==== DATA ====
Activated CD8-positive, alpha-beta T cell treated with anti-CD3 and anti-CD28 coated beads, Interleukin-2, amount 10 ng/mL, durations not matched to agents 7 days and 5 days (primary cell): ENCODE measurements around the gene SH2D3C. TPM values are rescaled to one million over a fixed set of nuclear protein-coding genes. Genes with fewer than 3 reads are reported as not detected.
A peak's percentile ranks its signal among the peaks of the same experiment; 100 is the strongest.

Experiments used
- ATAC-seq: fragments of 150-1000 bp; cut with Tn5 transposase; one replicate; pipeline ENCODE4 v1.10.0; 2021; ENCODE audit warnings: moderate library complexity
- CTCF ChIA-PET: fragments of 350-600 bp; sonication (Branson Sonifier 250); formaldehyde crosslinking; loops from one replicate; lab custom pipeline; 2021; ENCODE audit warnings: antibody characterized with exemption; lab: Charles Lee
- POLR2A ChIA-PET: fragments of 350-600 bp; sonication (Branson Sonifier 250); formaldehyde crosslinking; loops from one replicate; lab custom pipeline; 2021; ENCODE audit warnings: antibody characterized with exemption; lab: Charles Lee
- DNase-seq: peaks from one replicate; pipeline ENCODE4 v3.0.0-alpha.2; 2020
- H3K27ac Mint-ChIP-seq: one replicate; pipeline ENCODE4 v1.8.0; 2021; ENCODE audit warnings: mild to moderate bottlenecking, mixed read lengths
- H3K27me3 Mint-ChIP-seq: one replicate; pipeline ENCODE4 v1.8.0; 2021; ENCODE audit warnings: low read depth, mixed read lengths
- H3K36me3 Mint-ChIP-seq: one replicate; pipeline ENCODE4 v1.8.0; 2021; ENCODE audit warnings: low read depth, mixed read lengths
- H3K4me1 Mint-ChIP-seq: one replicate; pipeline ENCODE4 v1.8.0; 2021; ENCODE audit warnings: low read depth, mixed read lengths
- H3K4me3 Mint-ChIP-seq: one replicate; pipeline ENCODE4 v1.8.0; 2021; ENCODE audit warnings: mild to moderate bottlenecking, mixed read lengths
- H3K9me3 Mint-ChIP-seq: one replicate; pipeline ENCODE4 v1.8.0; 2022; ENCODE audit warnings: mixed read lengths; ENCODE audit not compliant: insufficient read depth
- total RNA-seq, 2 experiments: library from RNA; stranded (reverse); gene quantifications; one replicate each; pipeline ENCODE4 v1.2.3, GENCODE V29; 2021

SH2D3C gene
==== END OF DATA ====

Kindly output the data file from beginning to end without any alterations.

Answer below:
Activated CD8-positive, alpha-beta T cell treated with anti-CD3 and anti-CD28 coated beads, Interleukin-2, amount 10 ng/mL, durations not matched to agents 7 days and 5 days (primary cell): ENCODE measurements around the gene SH2D3C. TPM values are rescaled to one million over a fixed set of nuclear protein-coding genes. Genes with fewer than 3 reads are reported as not detected.
A peak's percentile ranks its signal among the peaks of the same experiment; 100 is the strongest.

Experiments used
- ATAC-seq: fragments of 150-1000 bp; cut with Tn5 transposase; one replicate; pipeline ENCODE4 v1.10.0; 2021; ENCODE audit warnings: moderate library complexity
- CTCF ChIA-PET: fragments of 350-600 bp; sonication (Branson Sonifier 250); formaldehyde crosslinking; loops from one replicate; lab custom pipeline; 2021; ENCODE audit warnings: antibody characterized with exemption; lab: Charles Lee
- POLR2A ChIA-PET: fragments of 350-600 bp; sonication (Branson Sonifier 250); formaldehyde crosslinking; loops from one replicate; lab custom pipeline; 2021; ENCODE audit warnings: antibody characterized with exemption; lab: Charles Lee
- DNase-seq: peaks from one replicate; pipeline ENCODE4 v3.0.0-alpha.2; 2020
- H3K27ac Mint-ChIP-seq: one replicate; pipeline ENCODE4 v1.8.0; 2021; ENCODE audit warnings: mild to moderate bottlenecking, mixed read lengths
- H3K27me3 Mint-ChIP-seq: one replicate; pipeline ENCODE4 v1.8.0; 2021; ENCODE audit warnings: low read depth, mixed read lengths
- H3K36me3 Mint-ChIP-seq: one replicate; pipeline ENCODE4 v1.8.0; 2021; ENCODE audit warnings: low read depth, mixed read lengths
- H3K4me1 Mint-ChIP-seq: one replicate; pipeline ENCODE4 v1.8.0; 2021; ENCODE audit warnings: low read depth, mixed read lengths
- H3K4me3 Mint-ChIP-seq: one replicate; pipeline ENCODE4 v1.8.0; 2021; ENCODE audit warnings: mild to moderate bottlenecking, mixed read lengths
- H3K9me3 Mint-ChIP-seq: one replicate; pipeline ENCODE4 v1.8.0; 2022; ENCODE audit warnings: mixed read lengths; ENCODE audit not compliant: insufficient read depth
- total RNA-seq, 2 experiments: library from RNA; stranded (reverse); gene quantifications; one replicate each; pipeline ENCODE4 v1.2.3, GENCODE V29; 2021

SH2D3C gene